It’s hard to imagine a less violent battleground than the artist’s canvas, but for more than 20 years American painter Amy Sillman has been a soldier with a paint brush, waging war with herself and her medium. Hers is a conflict between the abstract and the figurative. It’s also a fight about the relevance of painting in an age of multimedia installations and net art.
The works in this show fit neatly into an aesthetic Sillman has made her own. In several paintings hints of figurative somethings poke out of fields of abstract nothings – a pair of gloves in ‘Duel’, a palette knife in ‘Untitled (Purple Bottle)’. But the best works dive headlong into abstraction. With blocky chunks of soft blue and lilac contrasting with dark green and black, these are rough, bold paintings. They unfold before your eyes, becoming landscapes, seascapes and portraits – all the while being none of these at all.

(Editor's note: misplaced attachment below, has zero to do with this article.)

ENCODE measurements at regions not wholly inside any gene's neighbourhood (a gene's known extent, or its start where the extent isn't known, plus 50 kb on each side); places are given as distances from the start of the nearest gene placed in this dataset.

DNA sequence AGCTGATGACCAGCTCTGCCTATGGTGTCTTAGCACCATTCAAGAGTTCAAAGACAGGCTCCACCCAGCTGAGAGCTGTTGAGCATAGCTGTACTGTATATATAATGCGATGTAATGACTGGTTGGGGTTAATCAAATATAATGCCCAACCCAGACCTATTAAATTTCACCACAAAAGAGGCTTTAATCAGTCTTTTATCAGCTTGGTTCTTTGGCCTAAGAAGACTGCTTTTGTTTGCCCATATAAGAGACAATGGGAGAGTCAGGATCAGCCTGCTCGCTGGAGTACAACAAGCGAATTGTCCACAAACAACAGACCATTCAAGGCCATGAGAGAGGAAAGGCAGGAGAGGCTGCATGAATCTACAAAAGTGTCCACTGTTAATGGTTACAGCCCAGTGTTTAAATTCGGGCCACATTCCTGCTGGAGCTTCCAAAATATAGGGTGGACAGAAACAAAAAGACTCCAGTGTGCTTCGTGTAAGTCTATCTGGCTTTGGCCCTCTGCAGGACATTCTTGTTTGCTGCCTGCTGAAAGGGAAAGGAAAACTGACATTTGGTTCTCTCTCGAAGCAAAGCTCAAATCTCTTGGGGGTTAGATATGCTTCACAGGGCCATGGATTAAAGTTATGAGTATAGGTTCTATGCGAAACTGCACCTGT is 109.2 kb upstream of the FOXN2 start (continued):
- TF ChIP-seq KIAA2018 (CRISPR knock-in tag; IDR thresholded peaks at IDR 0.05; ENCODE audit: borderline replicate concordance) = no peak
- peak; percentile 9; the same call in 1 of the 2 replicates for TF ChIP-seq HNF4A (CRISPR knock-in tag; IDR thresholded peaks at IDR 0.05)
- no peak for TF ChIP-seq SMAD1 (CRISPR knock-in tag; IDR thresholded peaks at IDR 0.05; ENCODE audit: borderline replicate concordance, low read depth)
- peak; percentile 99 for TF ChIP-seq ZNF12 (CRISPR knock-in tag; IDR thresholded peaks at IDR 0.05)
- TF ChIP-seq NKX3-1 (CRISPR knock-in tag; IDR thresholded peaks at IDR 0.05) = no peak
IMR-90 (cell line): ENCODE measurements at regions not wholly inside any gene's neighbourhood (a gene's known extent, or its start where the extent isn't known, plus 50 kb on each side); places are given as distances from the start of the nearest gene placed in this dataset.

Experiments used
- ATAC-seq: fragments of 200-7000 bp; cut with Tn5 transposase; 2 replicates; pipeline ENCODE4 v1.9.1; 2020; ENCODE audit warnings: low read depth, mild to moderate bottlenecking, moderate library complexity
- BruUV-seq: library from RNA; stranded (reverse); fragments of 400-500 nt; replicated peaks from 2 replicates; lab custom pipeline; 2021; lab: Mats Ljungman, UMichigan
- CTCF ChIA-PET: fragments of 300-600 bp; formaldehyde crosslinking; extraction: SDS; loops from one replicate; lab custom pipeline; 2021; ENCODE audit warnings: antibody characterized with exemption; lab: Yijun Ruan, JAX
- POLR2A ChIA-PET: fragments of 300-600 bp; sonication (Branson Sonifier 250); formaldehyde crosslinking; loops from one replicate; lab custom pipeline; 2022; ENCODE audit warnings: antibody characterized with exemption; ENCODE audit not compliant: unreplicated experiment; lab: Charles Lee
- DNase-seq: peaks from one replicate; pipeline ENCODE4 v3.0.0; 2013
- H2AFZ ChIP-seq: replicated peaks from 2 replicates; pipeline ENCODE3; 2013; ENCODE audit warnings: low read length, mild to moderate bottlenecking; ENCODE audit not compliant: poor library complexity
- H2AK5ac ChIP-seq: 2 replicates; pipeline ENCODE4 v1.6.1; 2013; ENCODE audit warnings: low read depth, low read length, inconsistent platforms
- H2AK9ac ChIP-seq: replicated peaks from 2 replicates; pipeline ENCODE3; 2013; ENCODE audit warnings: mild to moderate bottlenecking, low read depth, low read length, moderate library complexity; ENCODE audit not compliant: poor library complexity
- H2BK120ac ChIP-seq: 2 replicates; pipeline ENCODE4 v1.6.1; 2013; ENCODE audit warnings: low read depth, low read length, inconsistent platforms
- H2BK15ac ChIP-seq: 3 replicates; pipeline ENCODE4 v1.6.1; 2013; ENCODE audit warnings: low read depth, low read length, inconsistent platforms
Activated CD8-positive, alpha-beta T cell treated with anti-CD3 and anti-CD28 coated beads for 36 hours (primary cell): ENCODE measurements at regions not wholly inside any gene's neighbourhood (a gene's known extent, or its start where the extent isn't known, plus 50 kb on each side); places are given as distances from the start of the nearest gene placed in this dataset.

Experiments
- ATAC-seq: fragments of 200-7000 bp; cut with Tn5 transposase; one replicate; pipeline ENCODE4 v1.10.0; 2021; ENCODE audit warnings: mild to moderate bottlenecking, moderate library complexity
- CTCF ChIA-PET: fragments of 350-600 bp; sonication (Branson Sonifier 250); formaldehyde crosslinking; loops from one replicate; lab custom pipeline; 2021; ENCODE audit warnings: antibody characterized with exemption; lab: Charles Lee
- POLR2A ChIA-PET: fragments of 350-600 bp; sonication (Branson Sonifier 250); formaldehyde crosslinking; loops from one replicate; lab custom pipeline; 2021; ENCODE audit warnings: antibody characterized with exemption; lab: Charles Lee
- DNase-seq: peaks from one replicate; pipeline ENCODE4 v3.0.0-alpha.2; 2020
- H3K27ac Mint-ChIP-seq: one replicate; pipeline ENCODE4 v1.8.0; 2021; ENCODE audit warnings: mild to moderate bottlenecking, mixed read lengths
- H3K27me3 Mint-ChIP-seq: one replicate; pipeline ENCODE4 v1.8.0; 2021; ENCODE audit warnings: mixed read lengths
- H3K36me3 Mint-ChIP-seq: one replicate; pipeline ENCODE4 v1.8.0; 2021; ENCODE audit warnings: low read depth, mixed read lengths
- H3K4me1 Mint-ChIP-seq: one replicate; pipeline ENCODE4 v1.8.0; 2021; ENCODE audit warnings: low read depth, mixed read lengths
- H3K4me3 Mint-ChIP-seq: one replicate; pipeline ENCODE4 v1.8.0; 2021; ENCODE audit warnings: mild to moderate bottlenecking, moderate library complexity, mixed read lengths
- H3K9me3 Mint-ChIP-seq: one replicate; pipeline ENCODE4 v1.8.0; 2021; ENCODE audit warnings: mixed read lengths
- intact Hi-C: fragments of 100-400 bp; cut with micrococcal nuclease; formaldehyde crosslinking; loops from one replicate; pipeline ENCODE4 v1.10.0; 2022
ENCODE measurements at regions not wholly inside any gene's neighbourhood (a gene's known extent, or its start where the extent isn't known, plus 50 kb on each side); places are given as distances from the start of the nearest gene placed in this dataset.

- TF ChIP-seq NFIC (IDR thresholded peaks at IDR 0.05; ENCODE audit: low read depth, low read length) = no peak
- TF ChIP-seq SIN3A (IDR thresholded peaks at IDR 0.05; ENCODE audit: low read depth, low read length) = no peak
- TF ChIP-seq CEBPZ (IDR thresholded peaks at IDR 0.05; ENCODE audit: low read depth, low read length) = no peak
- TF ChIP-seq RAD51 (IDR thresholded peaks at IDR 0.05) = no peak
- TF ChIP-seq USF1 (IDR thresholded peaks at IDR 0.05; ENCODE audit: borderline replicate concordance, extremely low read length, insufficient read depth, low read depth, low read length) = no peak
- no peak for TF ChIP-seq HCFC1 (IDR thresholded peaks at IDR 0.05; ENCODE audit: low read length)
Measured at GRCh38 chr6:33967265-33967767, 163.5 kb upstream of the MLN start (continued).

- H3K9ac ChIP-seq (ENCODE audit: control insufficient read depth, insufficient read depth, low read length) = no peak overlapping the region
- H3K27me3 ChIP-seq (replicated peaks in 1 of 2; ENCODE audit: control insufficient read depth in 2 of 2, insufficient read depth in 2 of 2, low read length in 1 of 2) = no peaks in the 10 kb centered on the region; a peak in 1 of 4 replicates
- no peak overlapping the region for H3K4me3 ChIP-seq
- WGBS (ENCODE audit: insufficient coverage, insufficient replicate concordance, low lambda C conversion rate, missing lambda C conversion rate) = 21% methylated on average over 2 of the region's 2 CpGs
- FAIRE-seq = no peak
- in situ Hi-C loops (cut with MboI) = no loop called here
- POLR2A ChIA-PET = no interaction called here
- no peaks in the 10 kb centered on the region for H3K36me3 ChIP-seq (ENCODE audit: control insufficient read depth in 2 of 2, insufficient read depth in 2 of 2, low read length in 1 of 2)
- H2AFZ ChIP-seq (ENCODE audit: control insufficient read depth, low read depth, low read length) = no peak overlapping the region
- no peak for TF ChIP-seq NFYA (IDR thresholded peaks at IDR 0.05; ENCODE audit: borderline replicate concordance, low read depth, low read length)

Down the street, Thomas Dane’s second gallery space shows 288 stills from Sillman’s recent iPad animation, ‘13 Possible Futures: Cartoon for a Painting’. Again, the boundaries between abstract and figurative are playfully blurred. It’s enormous fun, with clever nods to Francisco de Goya and comic book art, but it lacks the imposing presence and impressive beauty of Sillman’s works on canvas – pieces that single her out as a unique force in the world of contemporary painting.